She followed the visit to Tehran with several journeys to the Near East; her adventures there banished her boredom with social life at home and sublimated her frustrated sexuality which had been awakened in Tehran. Bell wrote about her adventures, and these publications aroused the interest of the British Foreign Office, hungry for information on growing German influence in the area. Her interest in archaeology provided cover for her at Germans sites, and indeed she did produce illustrated treatises on early Islamic architecture. She also first met and became friends with T.E. Lawrence at an archaeological dig in southern Turkey in 1911; that friendship later paved the way for her political rise in Iraq. Another important meeting took place at Konia in Asia Minor, where she stopped in 1906 to pick up her mail on her way back home from Syria. There she met the British military vice-consul, Major Charles Doughty-Wylie and fell madly in love with him. Though he was a married man, they exchanged romantic letters and met again in London and elsewhere, drawn together by their shared loneliness, but the situation was impossible.

Gertrude Bell kept her Arabian diaries of 1913-1914 in two notebooks for later reporting to the British ambassador in Constantinople. However, she sent a more refined and expanded version of them to her lover, Major Charles Doughty-Wylie, with some references in them to how much she missed him; these constitute the bulk of Rosemary O’Brien’s edited book. O’Brien includes the two notebooks of diaries in the same volume, but in smaller font. One can compare the two versions, and it is interesting to note Gertrude Bell’s elegant style in the Doughty-Wylie version, exhibiting a semblance of order, and then to read her hastily recorded brief impressions in the two notebooks. Both versions benefit from her observant eye that captures natural scenery, human personalities, daily events, and varying moods of expectation, fear, and anxiety. Her photographs of Arab men and women, of desert scenery and historical ruins, of her camels and caravan companions render her text more vivid.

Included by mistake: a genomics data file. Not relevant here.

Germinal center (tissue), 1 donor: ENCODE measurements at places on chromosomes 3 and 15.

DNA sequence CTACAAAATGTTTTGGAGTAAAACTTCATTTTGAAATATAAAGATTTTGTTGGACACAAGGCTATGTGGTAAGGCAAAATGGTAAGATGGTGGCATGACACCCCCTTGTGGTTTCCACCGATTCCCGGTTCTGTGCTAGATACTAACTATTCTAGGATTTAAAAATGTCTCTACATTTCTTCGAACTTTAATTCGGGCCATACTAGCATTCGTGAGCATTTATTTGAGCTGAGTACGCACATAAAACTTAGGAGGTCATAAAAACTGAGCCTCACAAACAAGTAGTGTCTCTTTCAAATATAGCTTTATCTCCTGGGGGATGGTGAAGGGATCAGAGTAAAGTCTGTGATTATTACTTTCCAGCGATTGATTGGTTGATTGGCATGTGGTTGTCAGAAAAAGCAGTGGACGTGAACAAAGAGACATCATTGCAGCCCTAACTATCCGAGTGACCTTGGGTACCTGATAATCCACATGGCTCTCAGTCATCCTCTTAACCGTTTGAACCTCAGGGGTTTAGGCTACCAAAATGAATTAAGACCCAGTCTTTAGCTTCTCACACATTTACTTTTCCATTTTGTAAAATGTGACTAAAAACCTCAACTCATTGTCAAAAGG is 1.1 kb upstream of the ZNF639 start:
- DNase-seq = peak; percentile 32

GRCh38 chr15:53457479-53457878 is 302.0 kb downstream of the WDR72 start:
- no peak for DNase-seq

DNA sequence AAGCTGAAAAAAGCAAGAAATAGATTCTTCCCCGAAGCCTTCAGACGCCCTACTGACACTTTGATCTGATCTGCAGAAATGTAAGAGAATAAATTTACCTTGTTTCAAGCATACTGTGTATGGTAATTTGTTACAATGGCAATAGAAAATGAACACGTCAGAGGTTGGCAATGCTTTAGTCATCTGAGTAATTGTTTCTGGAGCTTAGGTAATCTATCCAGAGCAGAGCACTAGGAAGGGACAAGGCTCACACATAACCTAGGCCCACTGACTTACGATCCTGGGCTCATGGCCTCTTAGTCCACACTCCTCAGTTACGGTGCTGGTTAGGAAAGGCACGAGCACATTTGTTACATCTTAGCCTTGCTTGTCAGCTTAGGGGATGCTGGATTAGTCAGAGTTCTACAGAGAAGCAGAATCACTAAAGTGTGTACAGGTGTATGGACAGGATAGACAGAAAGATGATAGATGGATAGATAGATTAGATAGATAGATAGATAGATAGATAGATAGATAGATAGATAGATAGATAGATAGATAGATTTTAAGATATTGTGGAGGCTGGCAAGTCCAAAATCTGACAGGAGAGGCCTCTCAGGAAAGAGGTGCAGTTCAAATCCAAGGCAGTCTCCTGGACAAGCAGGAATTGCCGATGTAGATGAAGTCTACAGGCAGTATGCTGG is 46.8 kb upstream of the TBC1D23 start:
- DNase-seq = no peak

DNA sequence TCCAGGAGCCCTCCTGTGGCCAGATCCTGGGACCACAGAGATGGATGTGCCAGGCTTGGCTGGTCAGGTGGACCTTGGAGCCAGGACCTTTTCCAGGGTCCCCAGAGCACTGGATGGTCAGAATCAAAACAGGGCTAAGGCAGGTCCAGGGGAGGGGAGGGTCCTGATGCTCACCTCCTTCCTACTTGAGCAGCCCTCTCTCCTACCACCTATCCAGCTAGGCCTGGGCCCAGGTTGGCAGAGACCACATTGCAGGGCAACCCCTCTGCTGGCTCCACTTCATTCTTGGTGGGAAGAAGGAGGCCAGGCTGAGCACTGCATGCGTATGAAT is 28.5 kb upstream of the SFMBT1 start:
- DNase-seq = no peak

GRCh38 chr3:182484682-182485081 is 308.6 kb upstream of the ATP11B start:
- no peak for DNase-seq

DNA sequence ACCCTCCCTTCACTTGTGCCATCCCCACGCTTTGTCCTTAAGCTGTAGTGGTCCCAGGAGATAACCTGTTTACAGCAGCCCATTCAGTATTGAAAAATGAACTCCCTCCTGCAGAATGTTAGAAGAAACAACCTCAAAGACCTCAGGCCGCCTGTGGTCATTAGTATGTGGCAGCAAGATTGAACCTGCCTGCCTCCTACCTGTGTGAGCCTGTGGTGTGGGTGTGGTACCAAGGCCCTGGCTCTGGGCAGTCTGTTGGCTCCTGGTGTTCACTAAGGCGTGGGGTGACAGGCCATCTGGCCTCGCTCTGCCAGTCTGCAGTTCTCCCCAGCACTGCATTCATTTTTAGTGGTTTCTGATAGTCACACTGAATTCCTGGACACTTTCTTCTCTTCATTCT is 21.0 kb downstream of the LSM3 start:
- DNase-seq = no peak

The information in her diaries was useful to British troops in the Great War, especially details about the routes and water sources in the desert and the conditions and attitudes of Arab tribes and their leaders in the area. Military geographers, imperial administrators, and policy makers have also found Bell’s careful work useful. Despite the romantic notion of travel in “the mystical East” that Gertrude Bell’s book exhibits, readers should not forget that she was a product of British capitalist imperialism and aggressive industrialist colonialism. Her writings served the expansionist drive of her country, providing knowledge that helped them obtain power over weaker people.                                                                         

This review appeared in Al Jadid, Vol. 6, No. 33 (Summer 2000).